When I was a kid, I was told a story about elephant and blind men.
Six blind men were asked to observe an object that they had no idea about. They chose one leader to listen and make conclusion, while the other 5, observing the object in different position. The leader asked, ‘What is an elephant like?’ and they began to touch the object. One of them said: ‘It is like a pillar.’ This blind man had only touched its leg. Another man said, ‘The elephant is like a fan.’ This person had only touched its ears. The third man said, ‘No, it’s a wall.’ This man touch the belly. The fourth who touched the trunk said, ‘ No way, it is round and sharp, it must be a spear.’ The last man said, ‘Yes it is round, but too smooth for a spear, and it keeps moving. It must be a snake.’ This last man only touched the tail.
The leader was confused. None of the information matched one to another. Thus, he failed to make a conclusion.
The story above tells us how the same data when it is seen from different perspectives might be interpreted differently. None of the men were lying, but none of them were telling the truth either. They were right in their own little observation.
In the real world, that case is not happening to the blind men only. Data representation might lead misinterpretation to anyone.
Conflict is an inevitable part of life. We have experience so many situations with conflicts in it. Poor interpersonal communication for most of the time become the number one factor that flares up a simple disagreement into a resentment or worse.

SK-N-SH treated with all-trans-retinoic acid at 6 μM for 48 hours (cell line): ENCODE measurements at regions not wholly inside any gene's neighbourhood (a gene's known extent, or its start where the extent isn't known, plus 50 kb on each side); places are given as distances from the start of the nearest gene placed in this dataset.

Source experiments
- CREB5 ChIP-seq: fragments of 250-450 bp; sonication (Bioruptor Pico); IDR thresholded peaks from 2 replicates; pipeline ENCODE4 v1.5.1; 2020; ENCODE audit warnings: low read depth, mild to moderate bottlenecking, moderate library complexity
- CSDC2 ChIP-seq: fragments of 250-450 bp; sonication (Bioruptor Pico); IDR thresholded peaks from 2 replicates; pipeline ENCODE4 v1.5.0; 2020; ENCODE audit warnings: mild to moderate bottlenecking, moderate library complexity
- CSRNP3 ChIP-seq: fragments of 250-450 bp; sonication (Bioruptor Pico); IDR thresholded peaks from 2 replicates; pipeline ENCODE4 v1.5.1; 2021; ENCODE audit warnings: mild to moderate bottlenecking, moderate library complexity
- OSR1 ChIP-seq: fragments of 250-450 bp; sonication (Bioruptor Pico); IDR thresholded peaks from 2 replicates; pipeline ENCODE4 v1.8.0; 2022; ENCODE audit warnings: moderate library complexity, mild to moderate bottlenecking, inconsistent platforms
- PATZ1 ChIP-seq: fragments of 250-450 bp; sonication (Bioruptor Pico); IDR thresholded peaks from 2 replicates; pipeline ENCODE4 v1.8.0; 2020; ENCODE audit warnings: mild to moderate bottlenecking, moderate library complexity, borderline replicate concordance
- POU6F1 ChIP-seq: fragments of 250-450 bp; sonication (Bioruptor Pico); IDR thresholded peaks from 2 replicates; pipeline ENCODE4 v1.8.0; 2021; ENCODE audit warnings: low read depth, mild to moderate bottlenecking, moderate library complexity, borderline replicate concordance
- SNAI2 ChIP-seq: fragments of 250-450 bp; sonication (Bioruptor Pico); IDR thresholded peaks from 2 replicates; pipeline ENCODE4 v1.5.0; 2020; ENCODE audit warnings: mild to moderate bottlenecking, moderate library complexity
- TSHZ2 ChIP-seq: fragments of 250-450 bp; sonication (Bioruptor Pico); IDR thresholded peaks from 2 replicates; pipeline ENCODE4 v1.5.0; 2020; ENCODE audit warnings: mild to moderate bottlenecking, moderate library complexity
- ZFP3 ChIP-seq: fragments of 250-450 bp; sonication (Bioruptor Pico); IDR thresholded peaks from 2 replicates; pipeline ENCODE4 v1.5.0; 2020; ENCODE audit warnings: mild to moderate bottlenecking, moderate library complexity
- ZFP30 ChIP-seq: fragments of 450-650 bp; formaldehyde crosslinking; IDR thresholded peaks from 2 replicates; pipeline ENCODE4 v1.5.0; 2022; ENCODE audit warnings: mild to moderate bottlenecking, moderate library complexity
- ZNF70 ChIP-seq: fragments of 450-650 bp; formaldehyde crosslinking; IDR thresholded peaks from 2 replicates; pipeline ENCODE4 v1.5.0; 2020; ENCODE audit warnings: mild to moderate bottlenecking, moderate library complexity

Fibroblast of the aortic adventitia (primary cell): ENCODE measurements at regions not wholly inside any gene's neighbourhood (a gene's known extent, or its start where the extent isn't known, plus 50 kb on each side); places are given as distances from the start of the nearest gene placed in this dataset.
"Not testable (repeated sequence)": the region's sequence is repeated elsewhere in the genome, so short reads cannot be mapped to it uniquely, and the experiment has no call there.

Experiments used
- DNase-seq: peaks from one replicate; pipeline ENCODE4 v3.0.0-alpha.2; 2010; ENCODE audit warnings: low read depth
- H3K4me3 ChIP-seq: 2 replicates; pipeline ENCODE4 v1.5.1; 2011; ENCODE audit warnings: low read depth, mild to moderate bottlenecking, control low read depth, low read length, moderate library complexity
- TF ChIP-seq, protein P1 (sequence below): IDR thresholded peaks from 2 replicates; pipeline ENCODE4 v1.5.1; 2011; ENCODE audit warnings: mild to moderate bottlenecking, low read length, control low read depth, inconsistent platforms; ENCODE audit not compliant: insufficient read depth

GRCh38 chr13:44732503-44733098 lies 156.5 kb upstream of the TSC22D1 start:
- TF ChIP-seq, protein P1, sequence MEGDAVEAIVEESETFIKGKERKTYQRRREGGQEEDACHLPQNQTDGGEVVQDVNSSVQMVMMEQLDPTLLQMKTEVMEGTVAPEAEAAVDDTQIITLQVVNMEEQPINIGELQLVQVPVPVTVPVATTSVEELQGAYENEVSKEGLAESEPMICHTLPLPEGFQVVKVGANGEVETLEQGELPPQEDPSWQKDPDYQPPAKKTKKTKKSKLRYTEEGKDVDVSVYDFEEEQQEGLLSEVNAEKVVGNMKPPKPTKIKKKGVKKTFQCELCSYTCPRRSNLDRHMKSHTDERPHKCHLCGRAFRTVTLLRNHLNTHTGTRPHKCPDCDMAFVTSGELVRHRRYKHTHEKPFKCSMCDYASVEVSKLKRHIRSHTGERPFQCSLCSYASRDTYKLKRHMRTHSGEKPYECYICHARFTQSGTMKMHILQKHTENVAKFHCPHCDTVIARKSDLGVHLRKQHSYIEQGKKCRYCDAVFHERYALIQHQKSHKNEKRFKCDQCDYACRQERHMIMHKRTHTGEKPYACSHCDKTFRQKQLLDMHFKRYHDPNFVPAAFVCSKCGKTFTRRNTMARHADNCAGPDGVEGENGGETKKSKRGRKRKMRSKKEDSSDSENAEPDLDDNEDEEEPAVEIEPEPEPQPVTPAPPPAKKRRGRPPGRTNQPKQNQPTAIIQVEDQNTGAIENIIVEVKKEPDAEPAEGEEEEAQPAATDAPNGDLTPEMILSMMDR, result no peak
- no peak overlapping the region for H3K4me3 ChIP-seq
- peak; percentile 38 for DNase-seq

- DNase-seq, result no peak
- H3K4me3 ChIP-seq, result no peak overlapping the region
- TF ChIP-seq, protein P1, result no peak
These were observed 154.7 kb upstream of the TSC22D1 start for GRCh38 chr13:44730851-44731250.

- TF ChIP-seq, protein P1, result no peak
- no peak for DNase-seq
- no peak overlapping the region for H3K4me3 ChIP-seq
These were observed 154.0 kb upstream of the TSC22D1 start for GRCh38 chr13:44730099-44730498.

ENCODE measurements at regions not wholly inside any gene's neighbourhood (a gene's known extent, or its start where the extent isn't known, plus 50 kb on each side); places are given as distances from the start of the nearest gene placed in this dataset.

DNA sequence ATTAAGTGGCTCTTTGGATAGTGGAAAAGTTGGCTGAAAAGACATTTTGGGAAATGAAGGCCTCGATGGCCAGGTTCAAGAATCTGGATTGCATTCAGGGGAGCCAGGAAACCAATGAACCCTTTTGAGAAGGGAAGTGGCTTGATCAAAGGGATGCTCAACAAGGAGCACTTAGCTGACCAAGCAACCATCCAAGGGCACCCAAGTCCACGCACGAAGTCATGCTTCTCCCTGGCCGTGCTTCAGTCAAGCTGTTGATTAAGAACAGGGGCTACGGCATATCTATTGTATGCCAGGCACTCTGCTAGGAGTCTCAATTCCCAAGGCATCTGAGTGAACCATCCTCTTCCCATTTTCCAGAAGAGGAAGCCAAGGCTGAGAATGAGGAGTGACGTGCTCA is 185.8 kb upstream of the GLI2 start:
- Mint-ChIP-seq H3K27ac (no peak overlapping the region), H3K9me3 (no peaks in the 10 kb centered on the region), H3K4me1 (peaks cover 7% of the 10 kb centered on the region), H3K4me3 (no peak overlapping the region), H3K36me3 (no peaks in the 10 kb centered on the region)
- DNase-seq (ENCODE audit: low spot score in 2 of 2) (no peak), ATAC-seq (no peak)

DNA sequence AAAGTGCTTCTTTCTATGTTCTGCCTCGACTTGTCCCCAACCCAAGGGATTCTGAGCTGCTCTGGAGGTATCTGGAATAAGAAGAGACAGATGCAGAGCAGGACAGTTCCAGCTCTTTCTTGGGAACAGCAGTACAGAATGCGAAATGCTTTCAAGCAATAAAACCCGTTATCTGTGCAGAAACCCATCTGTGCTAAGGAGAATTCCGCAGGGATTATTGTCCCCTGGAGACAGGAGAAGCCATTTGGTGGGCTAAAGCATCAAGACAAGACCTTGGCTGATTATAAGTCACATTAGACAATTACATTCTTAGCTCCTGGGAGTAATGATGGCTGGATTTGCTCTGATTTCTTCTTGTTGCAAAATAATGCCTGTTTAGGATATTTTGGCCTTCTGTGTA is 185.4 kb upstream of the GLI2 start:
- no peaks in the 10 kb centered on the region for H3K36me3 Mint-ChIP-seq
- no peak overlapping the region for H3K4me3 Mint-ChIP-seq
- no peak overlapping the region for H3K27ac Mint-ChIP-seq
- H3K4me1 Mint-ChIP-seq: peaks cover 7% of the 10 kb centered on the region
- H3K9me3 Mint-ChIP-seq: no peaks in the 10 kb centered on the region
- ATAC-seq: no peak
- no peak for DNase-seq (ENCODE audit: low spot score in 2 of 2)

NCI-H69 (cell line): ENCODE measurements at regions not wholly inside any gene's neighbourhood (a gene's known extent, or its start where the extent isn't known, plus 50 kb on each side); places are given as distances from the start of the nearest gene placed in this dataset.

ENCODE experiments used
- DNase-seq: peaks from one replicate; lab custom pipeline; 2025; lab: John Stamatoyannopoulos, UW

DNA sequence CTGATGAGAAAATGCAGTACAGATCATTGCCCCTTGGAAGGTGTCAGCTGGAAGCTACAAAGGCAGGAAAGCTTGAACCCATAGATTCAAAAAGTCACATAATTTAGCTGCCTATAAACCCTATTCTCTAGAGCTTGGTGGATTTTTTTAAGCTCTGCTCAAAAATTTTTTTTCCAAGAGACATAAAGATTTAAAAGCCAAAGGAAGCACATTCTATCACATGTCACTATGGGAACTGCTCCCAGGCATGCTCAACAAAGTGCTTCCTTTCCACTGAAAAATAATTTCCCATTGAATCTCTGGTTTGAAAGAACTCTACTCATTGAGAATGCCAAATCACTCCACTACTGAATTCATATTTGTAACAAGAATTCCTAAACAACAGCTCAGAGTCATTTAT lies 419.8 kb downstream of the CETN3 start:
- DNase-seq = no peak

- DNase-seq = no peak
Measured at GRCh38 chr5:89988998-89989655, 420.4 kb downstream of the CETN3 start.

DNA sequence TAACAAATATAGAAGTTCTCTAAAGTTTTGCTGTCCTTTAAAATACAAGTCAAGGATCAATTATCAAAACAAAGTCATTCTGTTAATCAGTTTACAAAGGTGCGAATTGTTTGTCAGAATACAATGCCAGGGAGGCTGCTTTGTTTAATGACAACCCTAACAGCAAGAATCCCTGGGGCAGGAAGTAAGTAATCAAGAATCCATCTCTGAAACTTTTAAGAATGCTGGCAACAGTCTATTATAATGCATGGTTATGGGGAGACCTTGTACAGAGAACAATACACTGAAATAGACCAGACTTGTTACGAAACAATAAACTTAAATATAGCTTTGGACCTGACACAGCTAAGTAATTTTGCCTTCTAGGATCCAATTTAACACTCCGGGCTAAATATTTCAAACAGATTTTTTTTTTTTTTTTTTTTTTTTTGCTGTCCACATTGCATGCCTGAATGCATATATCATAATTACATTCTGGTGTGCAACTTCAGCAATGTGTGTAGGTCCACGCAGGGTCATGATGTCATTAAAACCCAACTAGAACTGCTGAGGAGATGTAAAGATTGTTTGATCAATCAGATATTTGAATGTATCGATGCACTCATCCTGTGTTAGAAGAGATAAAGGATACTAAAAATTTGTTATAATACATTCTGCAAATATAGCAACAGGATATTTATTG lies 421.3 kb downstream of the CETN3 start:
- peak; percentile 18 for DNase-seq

It is human to disagree. Conflict can either be good or be bad, the essential part is to manage them. With a good management, conflict might produce a great solution. On the contrary, with a bad management, it might be ended up as a terminal friction.
Conflict might be ended up with exhausting, stressful, broken relationships and lost of opportunities or it can deepen our connection to the people we care about. It can provoke useful conversation with people with whom we disagree. Conflict can give us the momentum and the opportunity to talk about what matters.
Most of the time the advice you get to manage the conflict is “communication“. But sometimes talking about it seems to make it worse. The other advice is “to compromise“. But it is not always easy to compromise with people who are in the same conflict. Moreover, when you are drowning in the sea of negative emotions.
I’m sure all of aforementioned advice is well-intentioned. But it treats conflict as if it’s a problem.
What if conflict isn’t a problem, what if it’s a solution. What if it’s not negative, but full of beauty?